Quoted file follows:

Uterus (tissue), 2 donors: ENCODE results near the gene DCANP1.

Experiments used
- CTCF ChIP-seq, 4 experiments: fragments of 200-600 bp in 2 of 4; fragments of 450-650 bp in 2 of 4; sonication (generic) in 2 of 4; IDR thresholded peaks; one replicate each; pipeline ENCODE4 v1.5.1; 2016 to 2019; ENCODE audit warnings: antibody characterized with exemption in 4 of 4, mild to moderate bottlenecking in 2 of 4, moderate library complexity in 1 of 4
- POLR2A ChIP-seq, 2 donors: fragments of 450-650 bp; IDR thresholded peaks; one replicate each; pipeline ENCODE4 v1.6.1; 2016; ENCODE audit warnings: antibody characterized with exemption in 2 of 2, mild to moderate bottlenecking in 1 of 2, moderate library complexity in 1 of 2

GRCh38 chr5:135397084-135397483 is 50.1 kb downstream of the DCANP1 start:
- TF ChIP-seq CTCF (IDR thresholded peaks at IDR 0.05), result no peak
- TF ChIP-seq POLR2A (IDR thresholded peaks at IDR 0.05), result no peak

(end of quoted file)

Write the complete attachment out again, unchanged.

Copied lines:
Uterus (tissue), 2 donors: ENCODE results near the gene DCANP1.

Experiments used
- CTCF ChIP-seq, 4 experiments: fragments of 200-600 bp in 2 of 4; fragments of 450-650 bp in 2 of 4; sonication (generic) in 2 of 4; IDR thresholded peaks; one replicate each; pipeline ENCODE4 v1.5.1; 2016 to 2019; ENCODE audit warnings: antibody characterized with exemption in 4 of 4, mild to moderate bottlenecking in 2 of 4, moderate library complexity in 1 of 4
- POLR2A ChIP-seq, 2 donors: fragments of 450-650 bp; IDR thresholded peaks; one replicate each; pipeline ENCODE4 v1.6.1; 2016; ENCODE audit warnings: antibody characterized with exemption in 2 of 2, mild to moderate bottlenecking in 1 of 2, moderate library complexity in 1 of 2

GRCh38 chr5:135397084-135397483 is 50.1 kb downstream of the DCANP1 start:
- TF ChIP-seq CTCF (IDR thresholded peaks at IDR 0.05), result no peak
- TF ChIP-seq POLR2A (IDR thresholded peaks at IDR 0.05), result no peak